cosinor {psych}R Documentation

Functions for analysis of circadian or diurnal data


Circadian data are periodic with a phase of 24 hours. These functions find the best fitting phase angle (cosinor), the circular mean, circular correlation with circadian data, and the linear by circular correlation


cosinor.plot(angle,x=NULL,data = NULL, IDloc=NULL, ID=NULL,hours=TRUE, period=24,
 na.rm=TRUE,ylim=NULL,ylab="observed",xlab="Time (double plotted)",
 main="Cosine fit",add=FALSE,multi=FALSE,typ="l",...)
circadian.mean(angle,data=NULL, hours=TRUE,na.rm=TRUE),data=NULL,hours=TRUE,na.rm=TRUE)
circadian.reliability(angle,x=NULL,code=NULL,data = NULL,min=16,   
         oddeven=FALSE, hours=TRUE,period=24,plot=FALSE,opti=FALSE,na.rm=TRUE) 
circular.mean(angle,na.rm=TRUE) #angles in radians
circadian.cor(angle,data=NULL,hours=TRUE,na.rm=TRUE)  #angles in radians
circular.cor(angle,na.rm=TRUE) #angles in radians



A data frame or matrix of observed values with the time of day as the first value (unless specified in code) angle can be specified either as hours or as radians)


A subject identification variable


A matrix or data frame of data. If specified, then angle and code are variable names (or locations). See examples.


If doing comparisons by groups, specify the group code



The minimum number of observations per subject to use when finding split half reliabilities.


Reliabilities are based upon odd and even items (TRUE) or first vs. last half (FALSE). Default is first and last half.


Although time of day is assumed to have a 24 hour rhythm, other rhythms may be fit. If calling cosinor.period, a range may be specified.


Which column number is the ID field


What specific subject number should be plotted for one variable


if TRUE, then plot the first variable (angle)


opti=TRUE: iterative optimization (slow) or opti=FALSE: linear fitting (fast)


If TRUE, measures are in 24 hours to the day, otherwise, radians


A set of external variables to correlate with the phase angles


Should missing data be removed?


Specify the range of the y axis if the defaults don't work


The label of the yaxis


Labels for the x axis


the title of the graphic


If doing multiple (spagetti) plots, set add = TRUE for the second and beyond plots


If doing multiple (spagetti) plots, set multi=TRUE for the first and subsequent plots


Pass the line type to graphics


any other graphic parameters to pass


When data represent angles (such as the hours of peak alertness or peak tension during the day), we need to apply circular statistics rather than the more normal linear statistics (see Jammalamadaka (2006) for a very clear set of examples of circular statistics). The generalization of the mean to circular data is to convert each angle into a vector, average the x and y coordinates, and convert the result back to an angle. A statistic that represents the compactness of the observations is R which is the (normalized) vector length found by adding all of the observations together. This will achieve a maximum value (1) when all the phase angles are the same and a minimum (0) if the phase angles are distributed uniformly around the clock.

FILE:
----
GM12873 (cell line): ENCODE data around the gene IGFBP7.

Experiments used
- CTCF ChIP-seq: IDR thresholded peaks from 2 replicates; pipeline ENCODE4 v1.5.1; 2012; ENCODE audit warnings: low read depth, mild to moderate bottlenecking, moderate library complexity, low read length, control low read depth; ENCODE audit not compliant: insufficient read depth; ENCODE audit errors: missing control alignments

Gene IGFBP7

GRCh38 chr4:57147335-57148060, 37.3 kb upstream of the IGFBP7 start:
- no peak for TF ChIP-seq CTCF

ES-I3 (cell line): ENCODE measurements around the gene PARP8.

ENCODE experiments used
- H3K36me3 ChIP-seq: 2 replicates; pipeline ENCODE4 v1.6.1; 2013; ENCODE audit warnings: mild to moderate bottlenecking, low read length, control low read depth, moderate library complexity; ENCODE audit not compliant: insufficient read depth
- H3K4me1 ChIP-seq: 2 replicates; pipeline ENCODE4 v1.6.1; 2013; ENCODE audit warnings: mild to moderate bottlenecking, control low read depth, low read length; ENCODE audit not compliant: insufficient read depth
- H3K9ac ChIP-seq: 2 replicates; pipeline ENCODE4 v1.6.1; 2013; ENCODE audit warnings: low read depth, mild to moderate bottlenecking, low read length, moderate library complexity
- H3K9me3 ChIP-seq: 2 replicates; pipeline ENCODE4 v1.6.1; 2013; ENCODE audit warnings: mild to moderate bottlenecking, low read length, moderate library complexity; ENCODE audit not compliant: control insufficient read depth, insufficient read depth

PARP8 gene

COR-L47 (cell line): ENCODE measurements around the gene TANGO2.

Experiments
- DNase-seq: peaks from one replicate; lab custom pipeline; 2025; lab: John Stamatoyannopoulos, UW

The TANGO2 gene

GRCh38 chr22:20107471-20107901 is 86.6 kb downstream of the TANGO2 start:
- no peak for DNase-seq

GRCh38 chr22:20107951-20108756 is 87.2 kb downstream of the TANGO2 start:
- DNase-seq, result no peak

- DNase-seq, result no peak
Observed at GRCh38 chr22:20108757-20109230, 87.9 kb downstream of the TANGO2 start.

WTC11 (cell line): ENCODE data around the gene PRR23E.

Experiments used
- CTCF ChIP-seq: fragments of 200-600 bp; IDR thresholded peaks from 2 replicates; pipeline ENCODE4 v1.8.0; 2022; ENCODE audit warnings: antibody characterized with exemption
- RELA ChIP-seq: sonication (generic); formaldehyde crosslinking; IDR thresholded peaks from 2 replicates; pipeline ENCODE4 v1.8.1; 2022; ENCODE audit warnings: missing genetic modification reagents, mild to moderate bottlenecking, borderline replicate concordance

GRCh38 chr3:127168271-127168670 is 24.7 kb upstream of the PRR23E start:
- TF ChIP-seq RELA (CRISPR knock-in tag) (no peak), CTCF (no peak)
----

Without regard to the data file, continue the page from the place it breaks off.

The generalization of Pearson correlation to circular statistics is straight forward and is implemented in cor.circular in the circular package and in circadian.cor here. Just as the Pearson r is a ratio of covariance to the square root of the product of two variances, so is the circular correlation. The circular covariance of two circular vectors is defined as the average product of the sines of the deviations from the circular mean. The variance is thus the average squared sine of the angular deviations from the circular mean. Circular statistics are used for data that vary over a period (e.g., one day) or over directions (e.g., wind direction or bird flight). Jammalamadaka and Lund (2006) give a very good example of the use of circular statistics in calculating wind speed and direction.

The code from CircStats and circular was adapted to allow for analysis of data from various studies of mood over the day. Those two packages do not seem to handle missing data, nor do they take matrix input, but rather emphasize single vectors.

The cosinor function will either iteratively fit cosines of the angle to the observed data (opti=TRUE) or use the circular by linear regression to estimate the best fitting phase angle. If cos.t <- cos(time) and sin.t = sin(time) (expressed in hours), then beta.c and beta.s may be found by regression and the phase is sign(beta.c) * acos(beta.c/\sqrt(beta.c^2 + beta.s^2)) * 12/pi